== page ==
There has been a huge shift in the past few years in how we teach reading in school. This is having a big impact in helping many children learn to read and spell.
What is phonics and why is it so important?
Phonics is recommended as the first strategy that children should be taught in helping them learn to read. It runs alongside other teaching methods such as Guided Reading and Shared Reading to help children develop all the other vital reading skills and hopefully give them a real love of reading.
At St. Anne’s, we use the Read Write Inc (RWI) scheme as the core of our teaching strategy for learning sounds in Foundation Stage and Key Stage 1.
Children who read or are read to regularly have the opportunity to open the doors to so many different worlds! More importantly, reading will give your child the tools to become independent life-long learners.
We can achieve this together through:
- Read Write Inc, a program to help to your child read at school
- Encouraging children to develop a love of books by reading to them daily, at home and at school
- Giving children access to a wide range of books at school and at home
We have put together a guide to how the RWI programme works together with some useful links.
Mrs Withey is our Read Write Inc lead teacher, so if you have questions about RWI, contact school who can refer you to her. Please take the time to read the information as it will provide invaluable information as to how you can help and support your child in reading.
What is Read Write Inc?
Read Write Inc (RWI) is a phonics complete literacy programme which helps all children learn to read fluently and at speed so they can focus on developing their skills in comprehension, vocabulary and spelling. At St. Anne’s we primarily use the sounds elemnt of the programme but will supplement guided reading with the fiction and non-fiction books when appropriate. We begin the programme in Reception and will continue teaching RWI to children beyond the age of 7 if they still need support in their reading.
RWI was developed by Ruth Miskin and more information on this can be found at https://ruthmiskin.com/en/find-out-more/parents/.
How will RWI be taught?
All children are assessed regularly by our RWI lead teacher so they work with children at the same level. This allows complete participation in lessons.
- learn 44 sounds and the corresponding letters/letter groups using simple picture prompts – see below
- learn to read words using Fred talk and sound blending
- read from a range of storybooks and non-fictions books matched to their phonic knowledge
- work well with partners
- develop comprehension skills in stories by answering 'Find It' and 'Prove It' discussion questions
Children will be taught how to read as follows:
- Before you start to teach your child, practise saying the sounds below.These are the sounds we use to speak in English.
- We use pure sounds (‘m’ not’ muh’,’s’ not ‘suh’, etc.) so that your child will be able to blend the sounds into words more easily.
- At school we use a puppet called Fred who is an expert on sounding out words! we call it, ‘Fred Talk’. E.g. m-o-p, c-a-t, m-a-n, sh-o-p, b-l-a-ck.
- The following video is an example of blending sounds with Fred.https://www.youtube.com/watch?v=dEzfpod5w_Q
The children are taught the sounds in 3 sets.
- Step 1:
- Set 1 Sounds are taught in the following order together with rhymes to help children form the letters correctly and instantly recognise sounds ready for blending.
- Please do not use letter names at this early stage.
- Click hereto hear how to pronounce sounds correctly.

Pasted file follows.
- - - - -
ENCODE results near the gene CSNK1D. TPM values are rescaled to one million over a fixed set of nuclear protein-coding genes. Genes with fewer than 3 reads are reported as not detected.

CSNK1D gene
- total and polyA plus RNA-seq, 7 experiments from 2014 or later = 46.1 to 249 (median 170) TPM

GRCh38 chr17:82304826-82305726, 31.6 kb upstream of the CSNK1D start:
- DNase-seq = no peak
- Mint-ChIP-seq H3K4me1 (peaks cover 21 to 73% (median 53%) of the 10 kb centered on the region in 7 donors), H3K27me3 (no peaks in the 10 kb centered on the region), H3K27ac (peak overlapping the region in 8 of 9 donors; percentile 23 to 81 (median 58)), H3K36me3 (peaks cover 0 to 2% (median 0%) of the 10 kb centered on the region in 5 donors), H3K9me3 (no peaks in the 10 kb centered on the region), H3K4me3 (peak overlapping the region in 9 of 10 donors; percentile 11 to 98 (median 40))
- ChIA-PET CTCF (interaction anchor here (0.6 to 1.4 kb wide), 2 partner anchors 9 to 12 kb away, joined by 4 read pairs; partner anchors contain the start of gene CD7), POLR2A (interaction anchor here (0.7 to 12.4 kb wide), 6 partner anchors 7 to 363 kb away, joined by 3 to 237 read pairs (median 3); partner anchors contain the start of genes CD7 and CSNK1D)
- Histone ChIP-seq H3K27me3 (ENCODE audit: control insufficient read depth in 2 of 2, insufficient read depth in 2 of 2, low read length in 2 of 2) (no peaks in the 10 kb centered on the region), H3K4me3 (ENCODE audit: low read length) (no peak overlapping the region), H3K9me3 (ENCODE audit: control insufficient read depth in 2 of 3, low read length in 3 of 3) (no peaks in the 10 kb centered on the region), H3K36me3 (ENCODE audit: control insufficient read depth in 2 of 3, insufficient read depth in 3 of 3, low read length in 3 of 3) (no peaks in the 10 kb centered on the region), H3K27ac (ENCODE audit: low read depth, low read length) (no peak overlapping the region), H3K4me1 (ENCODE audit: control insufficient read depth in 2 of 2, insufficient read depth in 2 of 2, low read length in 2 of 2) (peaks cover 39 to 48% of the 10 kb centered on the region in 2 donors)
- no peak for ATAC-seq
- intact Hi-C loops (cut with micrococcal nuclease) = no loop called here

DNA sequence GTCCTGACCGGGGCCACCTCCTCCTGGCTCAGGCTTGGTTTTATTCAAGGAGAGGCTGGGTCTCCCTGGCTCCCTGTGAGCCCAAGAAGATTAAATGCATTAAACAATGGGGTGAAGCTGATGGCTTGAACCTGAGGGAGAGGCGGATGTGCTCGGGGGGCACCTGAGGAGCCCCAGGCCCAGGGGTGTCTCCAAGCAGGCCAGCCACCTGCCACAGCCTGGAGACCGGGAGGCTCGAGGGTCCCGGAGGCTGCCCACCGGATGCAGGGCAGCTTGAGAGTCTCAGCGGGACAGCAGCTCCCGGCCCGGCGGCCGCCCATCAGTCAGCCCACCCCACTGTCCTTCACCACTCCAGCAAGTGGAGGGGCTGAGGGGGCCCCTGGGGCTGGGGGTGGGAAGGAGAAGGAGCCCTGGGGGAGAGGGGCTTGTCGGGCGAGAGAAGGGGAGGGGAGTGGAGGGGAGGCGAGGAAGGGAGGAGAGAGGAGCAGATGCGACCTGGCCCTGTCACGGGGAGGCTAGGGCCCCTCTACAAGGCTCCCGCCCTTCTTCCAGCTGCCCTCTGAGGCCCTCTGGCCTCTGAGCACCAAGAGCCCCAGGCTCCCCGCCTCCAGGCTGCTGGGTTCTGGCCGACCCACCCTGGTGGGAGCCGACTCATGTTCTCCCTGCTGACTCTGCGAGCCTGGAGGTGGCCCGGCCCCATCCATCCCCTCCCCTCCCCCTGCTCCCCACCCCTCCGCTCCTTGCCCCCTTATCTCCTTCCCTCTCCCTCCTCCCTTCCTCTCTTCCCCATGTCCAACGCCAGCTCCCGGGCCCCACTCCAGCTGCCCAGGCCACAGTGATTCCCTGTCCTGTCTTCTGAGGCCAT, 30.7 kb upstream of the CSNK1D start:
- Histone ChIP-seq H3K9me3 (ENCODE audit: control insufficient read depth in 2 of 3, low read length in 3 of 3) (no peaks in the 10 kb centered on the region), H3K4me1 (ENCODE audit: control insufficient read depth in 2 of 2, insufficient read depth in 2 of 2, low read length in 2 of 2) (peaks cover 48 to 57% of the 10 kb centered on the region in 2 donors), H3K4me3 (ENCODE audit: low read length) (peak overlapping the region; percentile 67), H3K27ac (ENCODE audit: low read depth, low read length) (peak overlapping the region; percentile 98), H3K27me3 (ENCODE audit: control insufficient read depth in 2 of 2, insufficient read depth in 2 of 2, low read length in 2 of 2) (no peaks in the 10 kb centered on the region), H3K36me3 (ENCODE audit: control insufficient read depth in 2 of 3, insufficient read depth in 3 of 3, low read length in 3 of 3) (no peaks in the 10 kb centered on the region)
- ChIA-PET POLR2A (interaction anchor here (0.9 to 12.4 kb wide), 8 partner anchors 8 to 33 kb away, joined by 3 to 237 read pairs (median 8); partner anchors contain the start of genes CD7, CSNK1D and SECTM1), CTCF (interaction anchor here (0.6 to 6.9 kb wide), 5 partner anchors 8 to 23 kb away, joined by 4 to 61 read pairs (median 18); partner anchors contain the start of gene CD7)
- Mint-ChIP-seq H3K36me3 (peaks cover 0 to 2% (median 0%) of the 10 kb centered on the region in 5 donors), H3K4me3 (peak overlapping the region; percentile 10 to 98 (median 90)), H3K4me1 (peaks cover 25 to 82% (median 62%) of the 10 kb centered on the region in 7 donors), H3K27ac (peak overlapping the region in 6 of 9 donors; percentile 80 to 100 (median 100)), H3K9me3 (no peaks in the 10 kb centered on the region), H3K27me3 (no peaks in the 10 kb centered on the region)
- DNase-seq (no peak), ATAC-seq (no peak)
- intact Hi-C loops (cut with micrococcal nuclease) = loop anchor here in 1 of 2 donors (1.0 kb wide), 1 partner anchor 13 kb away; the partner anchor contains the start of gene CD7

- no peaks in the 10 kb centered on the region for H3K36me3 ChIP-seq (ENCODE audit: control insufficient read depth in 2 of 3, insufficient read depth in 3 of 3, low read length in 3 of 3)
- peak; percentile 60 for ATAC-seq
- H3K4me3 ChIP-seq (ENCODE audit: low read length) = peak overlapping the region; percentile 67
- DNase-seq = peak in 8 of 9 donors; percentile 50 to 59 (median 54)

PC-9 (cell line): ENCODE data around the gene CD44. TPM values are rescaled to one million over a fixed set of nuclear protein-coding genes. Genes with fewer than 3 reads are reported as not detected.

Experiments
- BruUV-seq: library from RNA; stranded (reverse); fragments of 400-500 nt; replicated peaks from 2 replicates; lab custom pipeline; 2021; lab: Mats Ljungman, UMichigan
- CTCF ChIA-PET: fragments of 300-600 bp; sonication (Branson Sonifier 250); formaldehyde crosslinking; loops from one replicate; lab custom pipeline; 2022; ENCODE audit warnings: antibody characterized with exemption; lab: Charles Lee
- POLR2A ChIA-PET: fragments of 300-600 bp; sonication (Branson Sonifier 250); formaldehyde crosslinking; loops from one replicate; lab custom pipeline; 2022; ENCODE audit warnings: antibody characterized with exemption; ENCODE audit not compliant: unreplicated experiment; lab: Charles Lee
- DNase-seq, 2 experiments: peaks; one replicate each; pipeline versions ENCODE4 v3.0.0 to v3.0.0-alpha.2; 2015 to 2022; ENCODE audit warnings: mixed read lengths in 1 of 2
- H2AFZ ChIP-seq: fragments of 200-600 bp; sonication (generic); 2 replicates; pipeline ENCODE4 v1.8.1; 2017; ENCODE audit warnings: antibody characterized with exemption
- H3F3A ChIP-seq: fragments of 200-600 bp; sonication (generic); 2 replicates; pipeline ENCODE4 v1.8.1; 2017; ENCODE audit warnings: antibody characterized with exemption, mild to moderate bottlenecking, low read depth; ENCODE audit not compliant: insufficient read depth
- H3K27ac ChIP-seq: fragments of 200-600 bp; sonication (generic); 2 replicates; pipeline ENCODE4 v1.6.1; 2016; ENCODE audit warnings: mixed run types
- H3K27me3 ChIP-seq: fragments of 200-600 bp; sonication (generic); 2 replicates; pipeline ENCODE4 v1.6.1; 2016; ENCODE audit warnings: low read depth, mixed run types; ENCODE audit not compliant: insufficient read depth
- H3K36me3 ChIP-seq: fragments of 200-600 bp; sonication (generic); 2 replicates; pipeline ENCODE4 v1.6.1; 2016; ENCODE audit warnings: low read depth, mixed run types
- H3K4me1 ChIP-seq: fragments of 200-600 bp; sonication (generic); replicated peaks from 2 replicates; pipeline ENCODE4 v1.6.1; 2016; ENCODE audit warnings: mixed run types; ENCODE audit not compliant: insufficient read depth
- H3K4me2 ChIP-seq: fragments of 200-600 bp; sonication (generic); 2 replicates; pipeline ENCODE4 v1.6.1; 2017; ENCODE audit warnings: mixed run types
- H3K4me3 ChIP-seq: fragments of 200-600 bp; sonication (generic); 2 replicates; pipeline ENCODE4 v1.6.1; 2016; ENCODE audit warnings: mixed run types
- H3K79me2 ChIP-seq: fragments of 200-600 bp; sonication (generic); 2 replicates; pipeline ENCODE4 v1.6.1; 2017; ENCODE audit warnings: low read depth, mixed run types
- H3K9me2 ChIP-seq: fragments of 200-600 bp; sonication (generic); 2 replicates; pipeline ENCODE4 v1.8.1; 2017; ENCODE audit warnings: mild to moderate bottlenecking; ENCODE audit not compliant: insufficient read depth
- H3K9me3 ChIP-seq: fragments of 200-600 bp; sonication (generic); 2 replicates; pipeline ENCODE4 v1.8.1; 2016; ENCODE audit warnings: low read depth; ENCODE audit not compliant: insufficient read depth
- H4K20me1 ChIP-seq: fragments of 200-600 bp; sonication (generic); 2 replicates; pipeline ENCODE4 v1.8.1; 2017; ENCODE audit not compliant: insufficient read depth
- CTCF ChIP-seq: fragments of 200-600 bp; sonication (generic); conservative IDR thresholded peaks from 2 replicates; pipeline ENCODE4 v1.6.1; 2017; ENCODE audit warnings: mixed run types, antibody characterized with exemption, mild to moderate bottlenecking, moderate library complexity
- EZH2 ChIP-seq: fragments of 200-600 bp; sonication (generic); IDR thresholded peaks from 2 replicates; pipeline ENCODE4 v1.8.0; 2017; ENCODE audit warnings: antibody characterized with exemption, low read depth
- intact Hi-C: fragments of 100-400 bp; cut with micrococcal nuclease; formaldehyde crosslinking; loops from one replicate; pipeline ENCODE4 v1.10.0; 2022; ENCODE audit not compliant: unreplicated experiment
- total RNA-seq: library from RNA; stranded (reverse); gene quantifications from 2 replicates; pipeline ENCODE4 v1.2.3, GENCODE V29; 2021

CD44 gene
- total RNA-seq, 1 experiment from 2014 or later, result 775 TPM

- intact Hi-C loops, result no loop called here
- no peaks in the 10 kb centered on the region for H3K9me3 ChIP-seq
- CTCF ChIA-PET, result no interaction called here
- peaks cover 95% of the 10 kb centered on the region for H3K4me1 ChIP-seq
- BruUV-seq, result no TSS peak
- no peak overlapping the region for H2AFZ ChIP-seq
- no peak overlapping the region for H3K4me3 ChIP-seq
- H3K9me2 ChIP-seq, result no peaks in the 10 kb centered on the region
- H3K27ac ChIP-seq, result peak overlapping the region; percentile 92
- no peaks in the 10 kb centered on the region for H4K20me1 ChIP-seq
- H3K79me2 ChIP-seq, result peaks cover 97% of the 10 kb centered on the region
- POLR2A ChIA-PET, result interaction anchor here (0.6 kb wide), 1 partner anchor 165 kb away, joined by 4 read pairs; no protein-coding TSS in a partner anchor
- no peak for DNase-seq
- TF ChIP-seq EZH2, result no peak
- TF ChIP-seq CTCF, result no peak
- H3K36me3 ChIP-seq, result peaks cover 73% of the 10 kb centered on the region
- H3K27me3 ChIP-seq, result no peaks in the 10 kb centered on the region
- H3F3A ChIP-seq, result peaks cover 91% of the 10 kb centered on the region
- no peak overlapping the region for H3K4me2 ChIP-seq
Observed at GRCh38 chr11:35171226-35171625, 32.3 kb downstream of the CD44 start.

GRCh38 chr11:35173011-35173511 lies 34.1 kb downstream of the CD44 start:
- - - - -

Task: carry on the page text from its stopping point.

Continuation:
- Children will also use pictures for each sound to help recognise the sound and then form the shape of the sound.
- Step 2:
- The children are then taught Set 2 Sounds - the long vowels. When they are very confident with all of set 1 and 2 they are taught Set 3 Sounds.
- Nonsense words (Alien words)
- As well as learning to read and blend real words children will have plenty of opportunities to apply their sound recognition skills on reading ‘Nonsense words’. These words will also feature heavily in the Year One Phonics Screening check in the summer term. https://www.youtube.com/watch?v=yM87ZNIkBm0 for further information on the Screening check.
Children will be introduced to ‘Ditty books’ in Reception when they successfully begin to read single words. The short vowels should be kept short and sharp:
Children use sound-blending (Fred Talk) to read short ditties. Children will then be challenged to use their developing phonic knowledge to write short sentences.
Within all the books children will have red and green words to learn to help them to become speedy readers. Red words are words that are not easily decodable and challenge words to extend children’s vocabulary. Green words are linked to the sounds they have been learning and are easily decodable.
Phonics Screening Check Year One
What is the Year 1 phonics screening check?
The Year 1 phonics screening check is a short assessment in June to confirm whether individual pupils have learnt phonic decoding to an appropriate standard.
It will identify the children who need extra help so they are given support by their school to improve their reading skills. They will then be able to retake the check so that schools can track pupils until they are able to decode.
Useful websites for Parents
Please find a list of websites that you may find useful in helping you and your child learn about phonics. Games and fun activity websites are also included.
http://www.phonicsplay.co.uk/ - many games to play
http://www.bbc.co.uk/bitesize/ks1/literacy/phonics/play/ - fun games for the children to play
http://www.ictgames.com/literacy.html - fun games for the children to play
http://www.firstschoolyears.com/ - fun games for the children to play
Sparklebox - lots of resources to print off and help you support your child at home
BBC Bitesize - many games to play covering all areas of the curriculum